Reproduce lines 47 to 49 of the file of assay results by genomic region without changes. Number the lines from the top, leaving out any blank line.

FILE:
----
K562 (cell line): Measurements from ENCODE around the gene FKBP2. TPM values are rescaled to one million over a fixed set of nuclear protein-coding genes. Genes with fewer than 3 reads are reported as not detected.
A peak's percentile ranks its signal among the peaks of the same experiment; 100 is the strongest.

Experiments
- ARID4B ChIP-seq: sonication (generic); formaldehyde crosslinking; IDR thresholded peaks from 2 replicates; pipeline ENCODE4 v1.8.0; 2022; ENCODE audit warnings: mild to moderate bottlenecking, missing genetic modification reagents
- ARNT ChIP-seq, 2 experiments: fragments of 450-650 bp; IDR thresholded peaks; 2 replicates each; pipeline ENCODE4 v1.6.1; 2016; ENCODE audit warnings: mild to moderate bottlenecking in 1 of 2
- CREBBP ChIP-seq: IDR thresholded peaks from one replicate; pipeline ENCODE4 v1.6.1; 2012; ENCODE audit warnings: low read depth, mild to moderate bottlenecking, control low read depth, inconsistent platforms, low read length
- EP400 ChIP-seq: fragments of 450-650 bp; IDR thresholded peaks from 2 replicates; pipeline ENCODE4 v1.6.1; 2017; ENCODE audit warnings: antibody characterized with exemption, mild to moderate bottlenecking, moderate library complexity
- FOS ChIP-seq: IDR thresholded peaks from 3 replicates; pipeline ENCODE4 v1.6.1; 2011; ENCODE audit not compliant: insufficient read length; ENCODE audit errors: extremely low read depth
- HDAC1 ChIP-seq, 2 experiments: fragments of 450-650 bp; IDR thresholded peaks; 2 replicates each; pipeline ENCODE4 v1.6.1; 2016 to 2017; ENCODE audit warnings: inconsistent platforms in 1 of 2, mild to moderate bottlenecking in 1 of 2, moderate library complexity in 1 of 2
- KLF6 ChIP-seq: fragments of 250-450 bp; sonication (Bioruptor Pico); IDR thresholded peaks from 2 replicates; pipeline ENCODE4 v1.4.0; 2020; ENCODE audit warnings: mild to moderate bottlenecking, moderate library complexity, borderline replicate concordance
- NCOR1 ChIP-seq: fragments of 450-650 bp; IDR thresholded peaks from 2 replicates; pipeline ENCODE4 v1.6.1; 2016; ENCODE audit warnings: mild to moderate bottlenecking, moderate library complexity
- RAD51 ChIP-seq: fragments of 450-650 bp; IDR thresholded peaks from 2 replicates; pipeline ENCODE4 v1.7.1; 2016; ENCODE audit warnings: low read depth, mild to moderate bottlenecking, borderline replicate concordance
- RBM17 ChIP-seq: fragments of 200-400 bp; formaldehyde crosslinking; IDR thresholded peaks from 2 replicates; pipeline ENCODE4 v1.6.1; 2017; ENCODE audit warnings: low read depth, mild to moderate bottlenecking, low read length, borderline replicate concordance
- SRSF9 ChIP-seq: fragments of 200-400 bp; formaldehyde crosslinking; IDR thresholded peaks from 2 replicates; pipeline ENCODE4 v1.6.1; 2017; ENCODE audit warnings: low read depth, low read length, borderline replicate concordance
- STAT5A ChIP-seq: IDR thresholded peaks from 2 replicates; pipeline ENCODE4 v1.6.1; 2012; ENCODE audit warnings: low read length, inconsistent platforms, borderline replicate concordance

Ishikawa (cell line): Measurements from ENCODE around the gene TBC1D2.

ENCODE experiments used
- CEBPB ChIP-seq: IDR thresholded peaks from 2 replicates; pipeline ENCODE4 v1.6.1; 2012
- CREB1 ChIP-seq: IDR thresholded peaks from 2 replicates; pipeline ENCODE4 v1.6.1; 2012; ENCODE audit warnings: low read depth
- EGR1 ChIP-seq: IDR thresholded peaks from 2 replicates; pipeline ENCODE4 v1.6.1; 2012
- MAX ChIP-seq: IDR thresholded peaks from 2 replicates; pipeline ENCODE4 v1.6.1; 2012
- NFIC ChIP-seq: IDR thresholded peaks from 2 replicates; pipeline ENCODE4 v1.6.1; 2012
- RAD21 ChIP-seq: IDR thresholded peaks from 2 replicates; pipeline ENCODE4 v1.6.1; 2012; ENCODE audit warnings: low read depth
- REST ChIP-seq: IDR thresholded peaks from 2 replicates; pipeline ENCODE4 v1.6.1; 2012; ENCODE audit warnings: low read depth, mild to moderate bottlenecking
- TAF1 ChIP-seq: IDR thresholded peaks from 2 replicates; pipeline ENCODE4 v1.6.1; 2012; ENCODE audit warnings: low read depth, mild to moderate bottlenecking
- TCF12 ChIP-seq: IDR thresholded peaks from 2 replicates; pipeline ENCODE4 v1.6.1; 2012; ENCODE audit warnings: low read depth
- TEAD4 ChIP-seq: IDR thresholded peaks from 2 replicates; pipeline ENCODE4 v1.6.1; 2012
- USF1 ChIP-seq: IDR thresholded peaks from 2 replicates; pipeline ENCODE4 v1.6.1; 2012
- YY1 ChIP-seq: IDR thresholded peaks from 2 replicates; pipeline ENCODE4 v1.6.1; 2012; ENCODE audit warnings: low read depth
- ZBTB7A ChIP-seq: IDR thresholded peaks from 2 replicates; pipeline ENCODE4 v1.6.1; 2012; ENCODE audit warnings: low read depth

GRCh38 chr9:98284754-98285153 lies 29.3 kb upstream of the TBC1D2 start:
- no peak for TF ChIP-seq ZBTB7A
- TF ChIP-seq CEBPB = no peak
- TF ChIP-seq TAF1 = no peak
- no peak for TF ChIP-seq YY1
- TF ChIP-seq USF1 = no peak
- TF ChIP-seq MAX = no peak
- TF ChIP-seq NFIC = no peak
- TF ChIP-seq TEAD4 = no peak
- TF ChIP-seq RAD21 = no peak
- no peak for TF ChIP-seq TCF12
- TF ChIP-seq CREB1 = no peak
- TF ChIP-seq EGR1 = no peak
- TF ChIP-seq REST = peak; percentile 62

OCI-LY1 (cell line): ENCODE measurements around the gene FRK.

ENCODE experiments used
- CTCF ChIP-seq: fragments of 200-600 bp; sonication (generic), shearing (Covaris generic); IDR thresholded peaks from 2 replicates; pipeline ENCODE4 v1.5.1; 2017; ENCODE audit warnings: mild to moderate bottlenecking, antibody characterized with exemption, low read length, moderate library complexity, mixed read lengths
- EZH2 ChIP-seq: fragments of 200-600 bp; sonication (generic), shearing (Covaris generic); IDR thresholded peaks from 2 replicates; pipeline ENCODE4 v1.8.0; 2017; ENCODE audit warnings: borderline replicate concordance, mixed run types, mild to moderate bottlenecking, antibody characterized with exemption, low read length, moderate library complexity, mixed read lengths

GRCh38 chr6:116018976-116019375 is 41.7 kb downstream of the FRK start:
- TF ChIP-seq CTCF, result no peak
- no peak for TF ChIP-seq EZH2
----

- CTCF ChIP-seq: fragments of 200-600 bp; sonication (generic), shearing (Covaris generic); IDR thresholded peaks from 2 replicates; pipeline ENCODE4 v1.5.1; 2017; ENCODE audit warnings: mild to moderate bottlenecking, antibody characterized with exemption, low read length, moderate library complexity, mixed read lengths
- EZH2 ChIP-seq: fragments of 200-600 bp; sonication (generic), shearing (Covaris generic); IDR thresholded peaks from 2 replicates; pipeline ENCODE4 v1.8.0; 2017; ENCODE audit warnings: borderline replicate concordance, mixed run types, mild to moderate bottlenecking, antibody characterized with exemption, low read length, moderate library complexity, mixed read lengths

GRCh38 chr6:116018976-116019375 is 41.7 kb downstream of the FRK start: